30th Anniversary of Cuyahoga River Fire

Ley Garnett- A cruise ship that docks in Cleveland makes two daily trips down the Cuyahoga. Significantly, the narrator of the tour makes no mention of the 1969 fire.

But John Grabowski, research director of the Western Reserve Historical Society, says the fire will always be noted as a seminal event of the sixties.

John Grabowski- And I think sort of the paradox of a body of water on fire, that's what everybody thought was amazing, some people thought it was humorous, but nevertheless, it was a small fire. It did about $50,000 damage to two railroad trestles, but it became part of the Cleveland legacy if you will -- something the city's been trying to deal with ever since.

LG- Grabowski recalls the river fire from a personal as well as an historic perspective. In 1969 he was a student at Case Western and working part time for a paint company located in the Flats. He remembers a particular incident from that era that points out just how polluted the river was.

JG- I recall when I worked down there as an intern that one of the things that the company used to do was to hang test panels of new paint coatings in the river to see how well they could withstand it. I think that said something on its own. And we ceased to do that one day when the river literally ate through the wire that the panels hung on.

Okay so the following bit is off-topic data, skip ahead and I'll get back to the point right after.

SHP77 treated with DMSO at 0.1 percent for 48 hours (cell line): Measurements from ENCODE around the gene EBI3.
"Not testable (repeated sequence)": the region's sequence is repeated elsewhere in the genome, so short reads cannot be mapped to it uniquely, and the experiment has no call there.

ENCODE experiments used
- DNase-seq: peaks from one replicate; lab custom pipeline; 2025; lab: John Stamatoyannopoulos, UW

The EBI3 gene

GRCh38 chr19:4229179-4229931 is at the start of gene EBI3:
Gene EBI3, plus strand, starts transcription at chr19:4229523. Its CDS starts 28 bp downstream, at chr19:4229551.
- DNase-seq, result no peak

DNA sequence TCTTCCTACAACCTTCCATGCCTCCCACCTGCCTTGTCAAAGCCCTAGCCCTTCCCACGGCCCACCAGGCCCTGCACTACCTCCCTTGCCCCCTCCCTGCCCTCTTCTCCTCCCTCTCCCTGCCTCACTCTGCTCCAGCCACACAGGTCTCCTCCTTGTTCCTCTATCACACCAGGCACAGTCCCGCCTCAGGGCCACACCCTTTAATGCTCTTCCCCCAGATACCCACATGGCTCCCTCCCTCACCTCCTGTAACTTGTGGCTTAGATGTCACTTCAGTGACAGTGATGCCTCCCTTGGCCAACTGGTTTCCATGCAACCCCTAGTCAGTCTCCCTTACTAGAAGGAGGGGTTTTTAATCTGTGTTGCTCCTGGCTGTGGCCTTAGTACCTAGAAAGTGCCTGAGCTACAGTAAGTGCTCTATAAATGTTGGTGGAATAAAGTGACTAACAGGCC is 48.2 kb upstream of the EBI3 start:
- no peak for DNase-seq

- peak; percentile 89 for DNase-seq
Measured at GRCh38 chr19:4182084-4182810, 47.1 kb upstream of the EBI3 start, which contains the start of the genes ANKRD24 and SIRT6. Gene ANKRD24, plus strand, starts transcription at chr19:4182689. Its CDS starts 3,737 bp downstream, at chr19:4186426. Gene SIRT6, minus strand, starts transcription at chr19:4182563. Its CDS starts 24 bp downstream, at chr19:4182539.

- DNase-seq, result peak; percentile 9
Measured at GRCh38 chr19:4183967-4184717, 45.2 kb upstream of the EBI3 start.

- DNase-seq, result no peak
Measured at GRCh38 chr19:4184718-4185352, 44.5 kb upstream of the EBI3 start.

LG- It wasn't that the Cuyahoga stood alone as a contaminated river. Former Wisconsin Senator Gaylord Nelson says most other industrial waterways across the country were in a similar condition.

Gaylord Nelson- Pollution was rampant in all kinds of rivers all across the nation. Industries just poured surplus oil and grease and so forth right into the rivers, so there was bound at some time to be a dramatic fire and this turned out to be the most dramatic one of all.

LG- Nelson, who now serves as an advisor to the Wilderness Society, says the Cuyahoga River fire galvanized the environmental movement in Congress. But it wasn't the only graphic environmental calamity that year. A few months earlier there was a disastrous oil spill off the coast of Santa Barbara, California. Eric Olsen, an attorney for the Natural Resources Defense Council, says the Cuyahoga fire was one of a series of events that seemed to converge on the national consciousness.

Eric Olsen- There were rivers all over the country that were so severely polluted that you couldn't even get close to them without risking your health and you know seeing a fire catch on top of a river was another issue that really hit home and ultimately we got the Clean Water Act enacted a couple years later.

LG- Coincidentally, the Ohio EPA this month announced a plan to try to bring the Lower Cuyahoga River into compliance with the federal law that the fire provoked. But, historian John Grabowski, says in terms of Cleveland's pride, the fire no longer stings.

JG- I don't think it hurts anymore. It's part of the image of the city as something that's in the past. We can live with it and I think the reason it doesn't hurt any more is because if somebody would come up to a Clevelander and say: "Well your river burned," the first thing they would do is probably take them down to the river, show them what's going on down there and say "Look what we've done. Have a good time."

LG- Grabowski says when you go down to the Flats and see people drinking Burning River Ale, you know the city is over the incident. For Infohio, I'm Ley Garnett.

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